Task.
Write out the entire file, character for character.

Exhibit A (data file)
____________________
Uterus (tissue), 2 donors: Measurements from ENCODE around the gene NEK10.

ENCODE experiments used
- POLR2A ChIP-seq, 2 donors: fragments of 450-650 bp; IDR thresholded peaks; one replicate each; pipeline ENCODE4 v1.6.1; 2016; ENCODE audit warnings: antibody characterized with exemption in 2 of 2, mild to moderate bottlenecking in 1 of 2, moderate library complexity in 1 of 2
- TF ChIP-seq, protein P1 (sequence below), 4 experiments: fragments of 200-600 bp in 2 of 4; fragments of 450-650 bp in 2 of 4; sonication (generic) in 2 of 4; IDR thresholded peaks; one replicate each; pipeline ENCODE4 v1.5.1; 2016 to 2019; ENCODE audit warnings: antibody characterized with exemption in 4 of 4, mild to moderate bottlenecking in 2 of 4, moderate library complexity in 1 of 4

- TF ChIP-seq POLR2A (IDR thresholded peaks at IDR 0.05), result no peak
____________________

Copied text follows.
Uterus (tissue), 2 donors: Measurements from ENCODE around the gene NEK10.

ENCODE experiments used
- POLR2A ChIP-seq, 2 donors: fragments of 450-650 bp; IDR thresholded peaks; one replicate each; pipeline ENCODE4 v1.6.1; 2016; ENCODE audit warnings: antibody characterized with exemption in 2 of 2, mild to moderate bottlenecking in 1 of 2, moderate library complexity in 1 of 2
- TF ChIP-seq, protein P1 (sequence below), 4 experiments: fragments of 200-600 bp in 2 of 4; fragments of 450-650 bp in 2 of 4; sonication (generic) in 2 of 4; IDR thresholded peaks; one replicate each; pipeline ENCODE4 v1.5.1; 2016 to 2019; ENCODE audit warnings: antibody characterized with exemption in 4 of 4, mild to moderate bottlenecking in 2 of 4, moderate library complexity in 1 of 4

- TF ChIP-seq POLR2A (IDR thresholded peaks at IDR 0.05), result no peak